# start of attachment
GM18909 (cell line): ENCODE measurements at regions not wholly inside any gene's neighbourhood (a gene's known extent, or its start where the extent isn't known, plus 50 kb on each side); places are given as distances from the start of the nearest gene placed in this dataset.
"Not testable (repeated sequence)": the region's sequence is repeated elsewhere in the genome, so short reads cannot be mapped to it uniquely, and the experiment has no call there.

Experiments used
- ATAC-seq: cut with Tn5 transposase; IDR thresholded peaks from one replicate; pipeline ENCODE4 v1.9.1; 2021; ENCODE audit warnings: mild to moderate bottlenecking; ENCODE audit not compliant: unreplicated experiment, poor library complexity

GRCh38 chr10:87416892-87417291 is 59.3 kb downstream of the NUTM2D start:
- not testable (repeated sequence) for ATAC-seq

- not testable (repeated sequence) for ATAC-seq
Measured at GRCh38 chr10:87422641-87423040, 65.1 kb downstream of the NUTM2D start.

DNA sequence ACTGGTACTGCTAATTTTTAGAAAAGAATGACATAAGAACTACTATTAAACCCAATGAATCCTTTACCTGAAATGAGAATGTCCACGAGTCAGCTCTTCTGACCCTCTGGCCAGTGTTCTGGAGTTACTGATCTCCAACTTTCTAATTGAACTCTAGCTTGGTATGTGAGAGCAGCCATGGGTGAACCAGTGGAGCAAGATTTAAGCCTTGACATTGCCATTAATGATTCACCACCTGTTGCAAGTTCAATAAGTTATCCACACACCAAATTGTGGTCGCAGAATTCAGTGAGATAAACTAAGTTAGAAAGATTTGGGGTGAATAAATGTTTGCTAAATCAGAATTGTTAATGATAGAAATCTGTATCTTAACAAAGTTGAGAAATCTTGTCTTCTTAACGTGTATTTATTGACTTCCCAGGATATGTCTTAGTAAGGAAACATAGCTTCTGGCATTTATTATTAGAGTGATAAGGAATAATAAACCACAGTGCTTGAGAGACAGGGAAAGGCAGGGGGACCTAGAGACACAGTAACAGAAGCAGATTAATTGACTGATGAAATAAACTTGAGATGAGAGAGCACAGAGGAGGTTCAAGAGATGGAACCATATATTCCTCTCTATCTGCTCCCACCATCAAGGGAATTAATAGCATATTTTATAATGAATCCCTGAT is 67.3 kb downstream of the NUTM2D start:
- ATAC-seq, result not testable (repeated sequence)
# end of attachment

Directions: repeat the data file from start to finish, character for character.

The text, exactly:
GM18909 (cell line): ENCODE measurements at regions not wholly inside any gene's neighbourhood (a gene's known extent, or its start where the extent isn't known, plus 50 kb on each side); places are given as distances from the start of the nearest gene placed in this dataset.
"Not testable (repeated sequence)": the region's sequence is repeated elsewhere in the genome, so short reads cannot be mapped to it uniquely, and the experiment has no call there.

Experiments used
- ATAC-seq: cut with Tn5 transposase; IDR thresholded peaks from one replicate; pipeline ENCODE4 v1.9.1; 2021; ENCODE audit warnings: mild to moderate bottlenecking; ENCODE audit not compliant: unreplicated experiment, poor library complexity

GRCh38 chr10:87416892-87417291 is 59.3 kb downstream of the NUTM2D start:
- not testable (repeated sequence) for ATAC-seq

- not testable (repeated sequence) for ATAC-seq
Measured at GRCh38 chr10:87422641-87423040, 65.1 kb downstream of the NUTM2D start.

DNA sequence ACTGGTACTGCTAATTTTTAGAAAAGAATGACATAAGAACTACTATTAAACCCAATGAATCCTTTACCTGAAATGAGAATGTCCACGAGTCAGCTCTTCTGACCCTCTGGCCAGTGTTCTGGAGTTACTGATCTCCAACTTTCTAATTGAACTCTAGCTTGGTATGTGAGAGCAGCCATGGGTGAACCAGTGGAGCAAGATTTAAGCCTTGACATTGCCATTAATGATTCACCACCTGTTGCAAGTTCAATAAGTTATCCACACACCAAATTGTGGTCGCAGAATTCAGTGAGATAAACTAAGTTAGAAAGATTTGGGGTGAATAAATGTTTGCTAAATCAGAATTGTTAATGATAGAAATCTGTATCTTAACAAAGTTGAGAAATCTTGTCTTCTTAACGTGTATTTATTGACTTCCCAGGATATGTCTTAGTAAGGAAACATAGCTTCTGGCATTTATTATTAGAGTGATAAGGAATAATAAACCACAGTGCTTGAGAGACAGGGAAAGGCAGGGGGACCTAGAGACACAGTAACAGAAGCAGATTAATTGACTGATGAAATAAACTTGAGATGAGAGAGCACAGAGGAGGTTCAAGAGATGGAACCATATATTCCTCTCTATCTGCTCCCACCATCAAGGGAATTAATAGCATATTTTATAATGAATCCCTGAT is 67.3 kb downstream of the NUTM2D start:
- ATAC-seq, result not testable (repeated sequence)